That’s because there has been a lot of recent speculation—some of it spurred on by the Weil study—that the best thing a vintage-chart-carrying wino could do to lighten up the wallet is tear it to shreds—and possibly lightening things up further by spending money on wines from some of Robert Parker Jr.’s ‘black’ vintages, which are almost always less expensive.
Because another discovery of Weil’s tasting was that, although a greater percentage of tasters were able to identify the differences in ‘excellent’ and ‘appalling’ Bordeaux vintages, nearly half of those preferred the wine from the lesser year.
But I Digress…
Vintage, of course, can be thought of as a snapshot of an entire growing season, not just conditions at the time of harvest. Early disasters, like frost at bud break, may wind up being to a vintage’s ultimate advantage if the resulting, smaller crop is more concentrated. In general, even former New York Time’s wine columnist Frank J. Prial—one of the earliest critics to write an obituary for the vintage chart—said (using a vintage simile), ‘…Bordeaux weather is as risky as a dot-com stock.’
2009: French Wine’s Most Elusive Quality—Consistency
Let’s tiptoe through the tulips of Loire and Rhône—although both experienced a good vintage with occasionally stunning examples to be found, the 2009 season did not raise the bar in these regions as it did in Burgundy, and especially, in Bordeaux.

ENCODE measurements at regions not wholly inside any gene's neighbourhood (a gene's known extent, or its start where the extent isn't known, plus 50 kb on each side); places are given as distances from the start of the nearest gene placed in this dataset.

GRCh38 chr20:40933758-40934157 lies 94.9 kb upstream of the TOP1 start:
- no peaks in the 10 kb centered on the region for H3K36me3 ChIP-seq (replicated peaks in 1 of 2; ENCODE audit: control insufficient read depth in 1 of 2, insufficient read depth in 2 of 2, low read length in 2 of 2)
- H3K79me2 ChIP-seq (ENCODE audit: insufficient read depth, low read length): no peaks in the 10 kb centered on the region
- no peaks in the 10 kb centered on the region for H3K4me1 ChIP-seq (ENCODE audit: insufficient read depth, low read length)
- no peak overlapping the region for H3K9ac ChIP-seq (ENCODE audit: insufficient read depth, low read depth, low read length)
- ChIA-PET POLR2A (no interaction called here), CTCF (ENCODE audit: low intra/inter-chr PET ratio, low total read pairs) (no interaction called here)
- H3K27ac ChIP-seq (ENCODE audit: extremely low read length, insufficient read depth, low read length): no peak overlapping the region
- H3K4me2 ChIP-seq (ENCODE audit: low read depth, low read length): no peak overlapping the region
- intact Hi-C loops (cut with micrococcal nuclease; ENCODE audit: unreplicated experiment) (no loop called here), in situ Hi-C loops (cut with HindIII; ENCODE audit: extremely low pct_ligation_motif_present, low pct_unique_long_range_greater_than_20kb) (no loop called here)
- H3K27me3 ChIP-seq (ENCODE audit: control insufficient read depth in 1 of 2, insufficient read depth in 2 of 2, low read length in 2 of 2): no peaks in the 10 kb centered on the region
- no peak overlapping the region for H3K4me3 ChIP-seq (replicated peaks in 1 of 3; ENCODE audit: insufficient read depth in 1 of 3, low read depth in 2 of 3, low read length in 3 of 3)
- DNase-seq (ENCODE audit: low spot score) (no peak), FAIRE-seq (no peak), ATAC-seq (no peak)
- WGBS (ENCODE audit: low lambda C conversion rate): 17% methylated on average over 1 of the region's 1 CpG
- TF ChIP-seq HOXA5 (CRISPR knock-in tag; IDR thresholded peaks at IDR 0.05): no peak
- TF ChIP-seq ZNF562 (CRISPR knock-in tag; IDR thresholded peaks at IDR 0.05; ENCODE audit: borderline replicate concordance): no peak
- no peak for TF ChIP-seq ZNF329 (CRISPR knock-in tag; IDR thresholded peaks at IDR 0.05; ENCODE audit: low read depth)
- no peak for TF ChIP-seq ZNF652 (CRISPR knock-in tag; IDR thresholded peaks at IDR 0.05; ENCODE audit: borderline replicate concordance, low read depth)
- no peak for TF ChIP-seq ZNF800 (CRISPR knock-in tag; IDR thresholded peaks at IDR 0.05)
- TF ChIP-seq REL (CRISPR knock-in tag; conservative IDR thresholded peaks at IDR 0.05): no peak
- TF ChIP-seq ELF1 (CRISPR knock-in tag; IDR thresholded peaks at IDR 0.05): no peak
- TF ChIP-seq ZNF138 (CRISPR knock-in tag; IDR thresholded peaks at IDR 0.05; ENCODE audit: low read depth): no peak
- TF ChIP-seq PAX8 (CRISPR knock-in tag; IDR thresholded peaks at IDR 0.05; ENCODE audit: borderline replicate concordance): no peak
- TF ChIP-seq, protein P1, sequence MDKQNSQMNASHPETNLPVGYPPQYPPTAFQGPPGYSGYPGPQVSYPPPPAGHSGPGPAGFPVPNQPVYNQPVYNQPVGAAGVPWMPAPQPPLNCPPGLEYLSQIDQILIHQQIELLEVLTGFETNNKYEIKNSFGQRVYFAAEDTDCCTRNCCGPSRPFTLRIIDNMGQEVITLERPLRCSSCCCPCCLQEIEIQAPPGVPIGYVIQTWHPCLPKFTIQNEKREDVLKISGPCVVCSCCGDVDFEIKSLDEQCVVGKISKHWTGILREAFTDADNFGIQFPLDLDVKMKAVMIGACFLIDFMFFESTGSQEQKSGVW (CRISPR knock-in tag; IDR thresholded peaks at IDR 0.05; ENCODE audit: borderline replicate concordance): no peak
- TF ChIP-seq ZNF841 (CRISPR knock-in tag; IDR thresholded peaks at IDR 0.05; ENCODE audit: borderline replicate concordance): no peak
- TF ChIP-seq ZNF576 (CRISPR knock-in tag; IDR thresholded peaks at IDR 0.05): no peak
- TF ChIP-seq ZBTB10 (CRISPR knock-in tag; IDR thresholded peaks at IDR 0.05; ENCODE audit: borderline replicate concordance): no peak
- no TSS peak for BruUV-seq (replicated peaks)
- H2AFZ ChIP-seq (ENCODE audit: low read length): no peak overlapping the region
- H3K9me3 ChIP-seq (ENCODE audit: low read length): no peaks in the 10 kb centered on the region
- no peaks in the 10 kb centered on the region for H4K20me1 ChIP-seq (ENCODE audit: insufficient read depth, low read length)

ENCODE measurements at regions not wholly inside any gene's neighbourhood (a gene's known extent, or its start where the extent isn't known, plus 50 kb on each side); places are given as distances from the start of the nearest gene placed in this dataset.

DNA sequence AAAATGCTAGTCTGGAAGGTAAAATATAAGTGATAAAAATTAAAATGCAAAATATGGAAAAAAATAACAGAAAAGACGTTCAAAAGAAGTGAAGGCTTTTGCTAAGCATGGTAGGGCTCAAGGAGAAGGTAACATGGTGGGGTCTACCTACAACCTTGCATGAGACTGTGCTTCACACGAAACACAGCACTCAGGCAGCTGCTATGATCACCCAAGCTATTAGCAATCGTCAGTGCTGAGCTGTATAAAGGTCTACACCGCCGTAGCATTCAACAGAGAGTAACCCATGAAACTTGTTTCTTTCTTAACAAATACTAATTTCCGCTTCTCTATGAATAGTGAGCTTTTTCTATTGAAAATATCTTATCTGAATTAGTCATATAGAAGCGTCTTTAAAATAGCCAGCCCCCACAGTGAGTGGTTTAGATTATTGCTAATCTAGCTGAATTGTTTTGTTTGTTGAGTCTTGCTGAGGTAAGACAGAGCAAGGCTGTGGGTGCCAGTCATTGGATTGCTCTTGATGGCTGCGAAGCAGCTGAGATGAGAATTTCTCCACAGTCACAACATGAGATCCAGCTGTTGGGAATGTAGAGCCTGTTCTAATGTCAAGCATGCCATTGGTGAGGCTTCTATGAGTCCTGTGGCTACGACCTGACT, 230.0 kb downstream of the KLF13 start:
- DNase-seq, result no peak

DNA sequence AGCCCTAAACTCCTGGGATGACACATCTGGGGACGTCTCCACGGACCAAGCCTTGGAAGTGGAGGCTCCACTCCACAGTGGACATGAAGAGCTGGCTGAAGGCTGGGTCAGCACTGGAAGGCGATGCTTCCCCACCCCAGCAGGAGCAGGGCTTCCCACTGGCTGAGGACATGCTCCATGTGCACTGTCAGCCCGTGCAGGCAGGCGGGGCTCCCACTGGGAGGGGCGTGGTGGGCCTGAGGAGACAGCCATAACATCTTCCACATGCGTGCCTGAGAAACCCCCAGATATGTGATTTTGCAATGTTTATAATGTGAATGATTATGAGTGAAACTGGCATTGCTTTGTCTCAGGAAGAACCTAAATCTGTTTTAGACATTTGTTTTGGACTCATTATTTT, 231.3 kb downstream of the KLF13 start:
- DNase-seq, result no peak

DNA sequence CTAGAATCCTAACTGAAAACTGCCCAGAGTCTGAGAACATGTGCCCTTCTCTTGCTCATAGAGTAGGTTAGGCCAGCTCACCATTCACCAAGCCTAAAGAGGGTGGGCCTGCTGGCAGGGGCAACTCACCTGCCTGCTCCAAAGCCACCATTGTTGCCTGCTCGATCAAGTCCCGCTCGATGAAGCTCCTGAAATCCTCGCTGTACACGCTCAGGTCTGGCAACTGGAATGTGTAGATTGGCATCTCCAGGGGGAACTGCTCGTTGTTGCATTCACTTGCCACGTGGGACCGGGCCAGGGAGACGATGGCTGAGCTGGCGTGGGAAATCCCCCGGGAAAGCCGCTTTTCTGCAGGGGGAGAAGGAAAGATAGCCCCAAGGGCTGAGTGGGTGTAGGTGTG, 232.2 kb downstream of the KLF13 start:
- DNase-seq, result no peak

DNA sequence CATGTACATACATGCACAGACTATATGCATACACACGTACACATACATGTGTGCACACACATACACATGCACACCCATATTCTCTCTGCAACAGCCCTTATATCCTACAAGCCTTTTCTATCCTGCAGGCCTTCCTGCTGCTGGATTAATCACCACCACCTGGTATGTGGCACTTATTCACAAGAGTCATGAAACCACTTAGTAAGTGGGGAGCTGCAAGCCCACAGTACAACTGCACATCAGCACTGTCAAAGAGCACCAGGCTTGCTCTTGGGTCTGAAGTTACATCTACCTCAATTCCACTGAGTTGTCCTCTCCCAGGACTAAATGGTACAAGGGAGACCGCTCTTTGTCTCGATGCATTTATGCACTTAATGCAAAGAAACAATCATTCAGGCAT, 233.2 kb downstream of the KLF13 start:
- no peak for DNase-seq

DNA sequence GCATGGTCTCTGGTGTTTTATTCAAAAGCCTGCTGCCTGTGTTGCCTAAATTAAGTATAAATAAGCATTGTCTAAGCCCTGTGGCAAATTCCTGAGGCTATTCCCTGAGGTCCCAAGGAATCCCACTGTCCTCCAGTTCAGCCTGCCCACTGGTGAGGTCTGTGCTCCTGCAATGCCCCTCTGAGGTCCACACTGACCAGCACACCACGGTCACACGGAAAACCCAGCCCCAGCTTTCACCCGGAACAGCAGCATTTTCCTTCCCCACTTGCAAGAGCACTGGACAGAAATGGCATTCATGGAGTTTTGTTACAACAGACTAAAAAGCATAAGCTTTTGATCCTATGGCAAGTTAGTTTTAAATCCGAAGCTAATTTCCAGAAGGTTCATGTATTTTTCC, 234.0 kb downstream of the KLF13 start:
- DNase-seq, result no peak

A deep-serious winter, where temperatures dipped below 10°F, lay a fit foundation for the growing season, although hail in the early summer pretty much ruined it for large areas in Menetou-Salon and Coteaux du Giennois. Areas that were untroubled by these storms enjoyed a long, hot summer, and the the Sèvre et Maine produced a few truly mouthwatering Muscadets—Michel Delhommeau ‘Harmonie’ and Sauvion Sèvre et Maine are examples, though most are now sold out. Sancerre and Pouilly enjoyed warm weather through October, although some of marginal producers made wines that were shy of acid, the better growers offered wonderfully rich wines. The best fruit, arguably, was the chenin blanc, where a fair autumn in Vouvray, Montlouis and Anjou resulted in dry wines of great concentration and depth, along with some outstanding demi-secs.
Southern Rhône: Persistent midsummer heat led to some heavily-extracted, high alcohol wines, and for Châteauneuf-du-Pape, overall precipitation was said to be the second lowest since de Gaulle was in office. Although there was some light, relieving rain in September, most winemakers chose to pick early to avoid a chance of mildew. Gigondas and Vacqueyras, with moisture-retaining soils, did very well, as did the villages at higher elevations.
Northern Rhône: An interminably wet winter left plenty of reserve moisture in the vines to counteract a steamy, but nearly rain-free August; this was followed by some serendipitous late-month sprinkles that allowed the ripening fruit to retain its natural acidity. The resulting wines are focused and textured with super structures, but such poetry pales in comparison to Hermitage heavy Jean-Louis Chave, who remarks, ‘The sun is within these wines…’